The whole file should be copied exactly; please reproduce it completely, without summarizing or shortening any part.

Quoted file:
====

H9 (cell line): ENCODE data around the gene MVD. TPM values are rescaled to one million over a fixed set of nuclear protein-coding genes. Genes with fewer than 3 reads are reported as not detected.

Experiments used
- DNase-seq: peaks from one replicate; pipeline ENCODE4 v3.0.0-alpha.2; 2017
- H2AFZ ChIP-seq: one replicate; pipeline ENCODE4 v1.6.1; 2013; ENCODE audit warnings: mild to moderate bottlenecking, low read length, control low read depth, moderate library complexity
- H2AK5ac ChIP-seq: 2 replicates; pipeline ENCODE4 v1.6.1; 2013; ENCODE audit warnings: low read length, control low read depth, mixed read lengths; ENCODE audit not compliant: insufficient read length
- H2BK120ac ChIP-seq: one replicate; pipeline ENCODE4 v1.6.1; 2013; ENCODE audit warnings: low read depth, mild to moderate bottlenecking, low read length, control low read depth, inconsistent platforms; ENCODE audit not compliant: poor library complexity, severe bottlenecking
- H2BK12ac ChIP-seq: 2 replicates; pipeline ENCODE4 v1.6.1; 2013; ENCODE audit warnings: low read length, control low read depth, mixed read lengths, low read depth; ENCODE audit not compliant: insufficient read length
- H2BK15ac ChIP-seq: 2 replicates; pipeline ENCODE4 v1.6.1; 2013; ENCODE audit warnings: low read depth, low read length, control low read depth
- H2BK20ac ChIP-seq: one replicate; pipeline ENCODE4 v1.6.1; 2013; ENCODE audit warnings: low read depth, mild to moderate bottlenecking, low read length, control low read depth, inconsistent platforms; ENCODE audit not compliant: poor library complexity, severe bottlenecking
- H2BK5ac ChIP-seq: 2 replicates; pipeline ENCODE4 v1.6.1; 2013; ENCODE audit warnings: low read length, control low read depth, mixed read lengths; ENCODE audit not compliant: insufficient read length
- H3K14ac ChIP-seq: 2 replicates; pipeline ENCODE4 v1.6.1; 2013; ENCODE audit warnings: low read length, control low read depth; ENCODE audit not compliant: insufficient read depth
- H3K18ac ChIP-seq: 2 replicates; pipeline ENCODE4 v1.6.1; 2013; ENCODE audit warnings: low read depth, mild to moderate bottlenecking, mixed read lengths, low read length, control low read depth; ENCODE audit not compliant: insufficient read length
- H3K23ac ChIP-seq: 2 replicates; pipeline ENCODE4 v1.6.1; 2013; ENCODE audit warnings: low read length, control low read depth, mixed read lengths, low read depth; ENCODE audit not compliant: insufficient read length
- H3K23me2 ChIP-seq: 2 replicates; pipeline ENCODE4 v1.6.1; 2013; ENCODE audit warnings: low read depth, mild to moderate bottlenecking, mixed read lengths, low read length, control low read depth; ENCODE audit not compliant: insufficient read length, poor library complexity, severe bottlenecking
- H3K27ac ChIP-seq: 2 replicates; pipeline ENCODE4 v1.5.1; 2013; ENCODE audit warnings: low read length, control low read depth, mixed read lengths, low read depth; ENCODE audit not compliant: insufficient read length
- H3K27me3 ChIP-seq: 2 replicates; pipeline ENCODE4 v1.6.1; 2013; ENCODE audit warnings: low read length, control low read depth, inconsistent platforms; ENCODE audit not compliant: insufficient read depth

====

H9 (cell line): ENCODE data around the gene MVD. TPM values are rescaled to one million over a fixed set of nuclear protein-coding genes. Genes with fewer than 3 reads are reported as not detected.

Experiments used
- DNase-seq: peaks from one replicate; pipeline ENCODE4 v3.0.0-alpha.2; 2017
- H2AFZ ChIP-seq: one replicate; pipeline ENCODE4 v1.6.1; 2013; ENCODE audit warnings: mild to moderate bottlenecking, low read length, control low read depth, moderate library complexity
- H2AK5ac ChIP-seq: 2 replicates; pipeline ENCODE4 v1.6.1; 2013; ENCODE audit warnings: low read length, control low read depth, mixed read lengths; ENCODE audit not compliant: insufficient read length
- H2BK120ac ChIP-seq: one replicate; pipeline ENCODE4 v1.6.1; 2013; ENCODE audit warnings: low read depth, mild to moderate bottlenecking, low read length, control low read depth, inconsistent platforms; ENCODE audit not compliant: poor library complexity, severe bottlenecking
- H2BK12ac ChIP-seq: 2 replicates; pipeline ENCODE4 v1.6.1; 2013; ENCODE audit warnings: low read length, control low read depth, mixed read lengths, low read depth; ENCODE audit not compliant: insufficient read length
- H2BK15ac ChIP-seq: 2 replicates; pipeline ENCODE4 v1.6.1; 2013; ENCODE audit warnings: low read depth, low read length, control low read depth
- H2BK20ac ChIP-seq: one replicate; pipeline ENCODE4 v1.6.1; 2013; ENCODE audit warnings: low read depth, mild to moderate bottlenecking, low read length, control low read depth, inconsistent platforms; ENCODE audit not compliant: poor library complexity, severe bottlenecking
- H2BK5ac ChIP-seq: 2 replicates; pipeline ENCODE4 v1.6.1; 2013; ENCODE audit warnings: low read length, control low read depth, mixed read lengths; ENCODE audit not compliant: insufficient read length
- H3K14ac ChIP-seq: 2 replicates; pipeline ENCODE4 v1.6.1; 2013; ENCODE audit warnings: low read length, control low read depth; ENCODE audit not compliant: insufficient read depth
- H3K18ac ChIP-seq: 2 replicates; pipeline ENCODE4 v1.6.1; 2013; ENCODE audit warnings: low read depth, mild to moderate bottlenecking, mixed read lengths, low read length, control low read depth; ENCODE audit not compliant: insufficient read length
- H3K23ac ChIP-seq: 2 replicates; pipeline ENCODE4 v1.6.1; 2013; ENCODE audit warnings: low read length, control low read depth, mixed read lengths, low read depth; ENCODE audit not compliant: insufficient read length
- H3K23me2 ChIP-seq: 2 replicates; pipeline ENCODE4 v1.6.1; 2013; ENCODE audit warnings: low read depth, mild to moderate bottlenecking, mixed read lengths, low read length, control low read depth; ENCODE audit not compliant: insufficient read length, poor library complexity, severe bottlenecking
- H3K27ac ChIP-seq: 2 replicates; pipeline ENCODE4 v1.5.1; 2013; ENCODE audit warnings: low read length, control low read depth, mixed read lengths, low read depth; ENCODE audit not compliant: insufficient read length
- H3K27me3 ChIP-seq: 2 replicates; pipeline ENCODE4 v1.6.1; 2013; ENCODE audit warnings: low read length, control low read depth, inconsistent platforms; ENCODE audit not compliant: insufficient read depth